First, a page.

School of Life Sciences | Ask A Biologist

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Super Smart

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  • Data: the results (values) obtained in a scientific experiment, or investigation. Note "data" is the plural form of the word "datum." Example- the data are shown in this graph... more
  • Environment: the area (environment) where living things or groups of living things normally live. Also called the natural environment... more
  • Prediction: a best guess, an educated guess, about what might happen in the future.

Super Smart

It seems like math homework can take forever. However, homework takes a much shorter time when you have a group of friends that can help you when you’re stuck. By helping each other, you can do the work faster. The same is true for computers. What one computer can do in days, 100 computers can do in just a few hours when they work together. When many computers are connected together as a network  so they can share information, they become a supercomputer. Scientists are using supercomputers to predict how the changing climate will affect a species’ range.

Computer clusterThese supercomputers can create detailed maps of the future ranges of animals based on conditions such as temperature and rainfall. Scientists can use computers to build many possible maps by asking different questions.

  • What if the environment heats up?
  • What if it cools down?
  • What if it stops raining?
  • What if the animals need trees? 

It would take one scientist years to answer just these few simple questions. Instead, the supercomputers take the information entered by many scientists, and use their combined “brain” power to produce an answer in hours. Making predictions for each species requires different data, but the computers will be able to create maps for any species for which scientists have enough information. The maps will help scientists to protect the areas that the animals will need to survive.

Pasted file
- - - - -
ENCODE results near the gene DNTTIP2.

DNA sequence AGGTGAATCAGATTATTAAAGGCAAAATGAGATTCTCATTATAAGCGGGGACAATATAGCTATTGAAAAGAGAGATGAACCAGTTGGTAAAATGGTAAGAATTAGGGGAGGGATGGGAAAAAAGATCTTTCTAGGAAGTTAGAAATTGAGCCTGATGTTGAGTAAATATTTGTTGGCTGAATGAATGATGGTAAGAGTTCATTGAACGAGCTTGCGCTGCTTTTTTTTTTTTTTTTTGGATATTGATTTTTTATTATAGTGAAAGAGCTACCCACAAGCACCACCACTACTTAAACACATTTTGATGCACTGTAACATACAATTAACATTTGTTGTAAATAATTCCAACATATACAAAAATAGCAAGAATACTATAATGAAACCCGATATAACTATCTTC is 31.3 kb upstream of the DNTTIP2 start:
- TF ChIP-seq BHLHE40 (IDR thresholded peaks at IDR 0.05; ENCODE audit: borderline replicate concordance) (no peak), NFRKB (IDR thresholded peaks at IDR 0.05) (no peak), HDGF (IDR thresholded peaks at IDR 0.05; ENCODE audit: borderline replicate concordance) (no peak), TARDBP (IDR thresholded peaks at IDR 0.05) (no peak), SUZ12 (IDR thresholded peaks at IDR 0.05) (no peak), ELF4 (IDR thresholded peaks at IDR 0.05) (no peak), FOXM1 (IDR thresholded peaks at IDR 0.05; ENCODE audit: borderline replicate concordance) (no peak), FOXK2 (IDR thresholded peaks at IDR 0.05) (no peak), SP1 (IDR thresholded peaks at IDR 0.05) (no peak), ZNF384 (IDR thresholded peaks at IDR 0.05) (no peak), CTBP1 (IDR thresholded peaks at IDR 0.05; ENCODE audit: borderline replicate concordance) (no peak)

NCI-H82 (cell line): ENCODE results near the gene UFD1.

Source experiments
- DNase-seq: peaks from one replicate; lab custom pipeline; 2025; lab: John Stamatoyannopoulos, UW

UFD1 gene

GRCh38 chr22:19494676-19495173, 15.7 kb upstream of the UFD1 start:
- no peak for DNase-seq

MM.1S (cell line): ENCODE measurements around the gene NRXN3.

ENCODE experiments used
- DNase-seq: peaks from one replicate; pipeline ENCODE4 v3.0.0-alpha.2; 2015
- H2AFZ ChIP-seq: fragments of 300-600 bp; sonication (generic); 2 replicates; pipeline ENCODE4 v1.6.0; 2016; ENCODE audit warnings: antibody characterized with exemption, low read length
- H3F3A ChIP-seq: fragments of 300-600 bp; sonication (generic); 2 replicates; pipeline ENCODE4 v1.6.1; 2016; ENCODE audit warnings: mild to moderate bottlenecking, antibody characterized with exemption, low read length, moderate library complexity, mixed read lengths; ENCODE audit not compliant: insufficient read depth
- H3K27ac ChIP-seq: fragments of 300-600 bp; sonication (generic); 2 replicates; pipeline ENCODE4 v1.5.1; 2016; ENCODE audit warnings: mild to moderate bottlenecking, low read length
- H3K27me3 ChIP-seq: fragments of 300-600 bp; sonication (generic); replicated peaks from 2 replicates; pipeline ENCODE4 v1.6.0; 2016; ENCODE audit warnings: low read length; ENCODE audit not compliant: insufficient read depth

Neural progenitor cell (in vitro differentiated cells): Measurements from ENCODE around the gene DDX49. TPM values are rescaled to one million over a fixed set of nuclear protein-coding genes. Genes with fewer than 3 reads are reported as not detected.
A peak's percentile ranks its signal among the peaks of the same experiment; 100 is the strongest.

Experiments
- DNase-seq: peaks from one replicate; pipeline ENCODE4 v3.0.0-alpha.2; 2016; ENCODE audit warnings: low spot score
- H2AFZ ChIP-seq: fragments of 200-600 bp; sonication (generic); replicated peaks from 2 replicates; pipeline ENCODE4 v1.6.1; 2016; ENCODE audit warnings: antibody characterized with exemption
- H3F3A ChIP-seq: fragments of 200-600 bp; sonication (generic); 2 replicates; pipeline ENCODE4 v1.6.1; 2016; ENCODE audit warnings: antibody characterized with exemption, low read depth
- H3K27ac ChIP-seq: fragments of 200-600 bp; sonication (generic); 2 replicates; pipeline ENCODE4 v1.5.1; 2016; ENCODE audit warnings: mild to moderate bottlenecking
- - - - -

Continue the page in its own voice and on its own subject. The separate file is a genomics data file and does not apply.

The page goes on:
Beowulf Computer Cluster Layout


Illustration by Charles Kazilek. Additional images from Wikimedia. Iamus Computer by Quipa.

Computer cluster

Looking a lot like a giant brain, the lamus computer cluster is the first computer to learn human musical language. It has 1,620 processors and 885 TB of storage. It's first full composition, Hello World!, was released on October 15, 2011.

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by volunteering, or simply sending us feedback on the site. Scientists, teachers, writers, illustrators, and translators are all important to the program. If you are interested in helping with the website we have a Volunteer page to get the process started.

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Computer cluster

Looking a lot like a giant brain, the lamus computer cluster is the first computer to learn human musical language. It has 1,620 processors and 885 TB of storage. It's first full composition, Hello World!, was released on October 15, 2011.

Share to Google Classroom

Be part of Ask A Biologist

by volunteering, or simply sending us feedback on the site. Scientists, teachers, writers, illustrators, and translators are all important to the program. If you are interested in helping with the website we have a Volunteer page to get the process started.